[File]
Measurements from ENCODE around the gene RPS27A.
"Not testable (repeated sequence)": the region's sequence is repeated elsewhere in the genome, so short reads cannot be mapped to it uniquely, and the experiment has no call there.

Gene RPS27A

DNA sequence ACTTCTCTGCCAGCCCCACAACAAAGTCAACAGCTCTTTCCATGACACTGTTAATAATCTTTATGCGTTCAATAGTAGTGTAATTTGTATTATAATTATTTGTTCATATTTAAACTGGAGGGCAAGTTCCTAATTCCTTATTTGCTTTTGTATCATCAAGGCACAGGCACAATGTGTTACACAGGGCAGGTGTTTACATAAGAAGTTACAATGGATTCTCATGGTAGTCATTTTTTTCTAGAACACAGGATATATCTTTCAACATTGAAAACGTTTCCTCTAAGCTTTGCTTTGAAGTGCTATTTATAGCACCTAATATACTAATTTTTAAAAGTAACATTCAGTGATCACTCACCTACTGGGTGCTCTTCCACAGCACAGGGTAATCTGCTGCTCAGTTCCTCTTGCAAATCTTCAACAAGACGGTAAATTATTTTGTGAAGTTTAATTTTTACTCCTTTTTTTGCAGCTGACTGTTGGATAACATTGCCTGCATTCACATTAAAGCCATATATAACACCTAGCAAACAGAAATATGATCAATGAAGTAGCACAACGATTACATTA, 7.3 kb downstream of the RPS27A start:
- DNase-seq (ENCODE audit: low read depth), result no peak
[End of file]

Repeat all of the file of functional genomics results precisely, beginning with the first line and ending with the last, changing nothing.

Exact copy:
Measurements from ENCODE around the gene RPS27A.
"Not testable (repeated sequence)": the region's sequence is repeated elsewhere in the genome, so short reads cannot be mapped to it uniquely, and the experiment has no call there.

Gene RPS27A

DNA sequence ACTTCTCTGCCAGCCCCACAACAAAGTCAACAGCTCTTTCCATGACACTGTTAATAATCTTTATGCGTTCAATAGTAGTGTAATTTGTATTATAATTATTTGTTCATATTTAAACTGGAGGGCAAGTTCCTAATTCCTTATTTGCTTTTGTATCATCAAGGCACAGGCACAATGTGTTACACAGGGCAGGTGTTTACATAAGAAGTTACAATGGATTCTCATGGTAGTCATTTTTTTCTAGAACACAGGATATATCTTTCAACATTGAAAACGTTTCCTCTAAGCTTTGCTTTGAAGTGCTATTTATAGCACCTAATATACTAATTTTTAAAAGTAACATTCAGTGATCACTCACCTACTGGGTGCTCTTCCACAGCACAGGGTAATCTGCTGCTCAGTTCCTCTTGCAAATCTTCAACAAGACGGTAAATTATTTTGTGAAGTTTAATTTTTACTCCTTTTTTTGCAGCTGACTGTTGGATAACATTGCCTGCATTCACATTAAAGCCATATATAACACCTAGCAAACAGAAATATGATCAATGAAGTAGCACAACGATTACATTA, 7.3 kb downstream of the RPS27A start:
- DNase-seq (ENCODE audit: low read depth), result no peak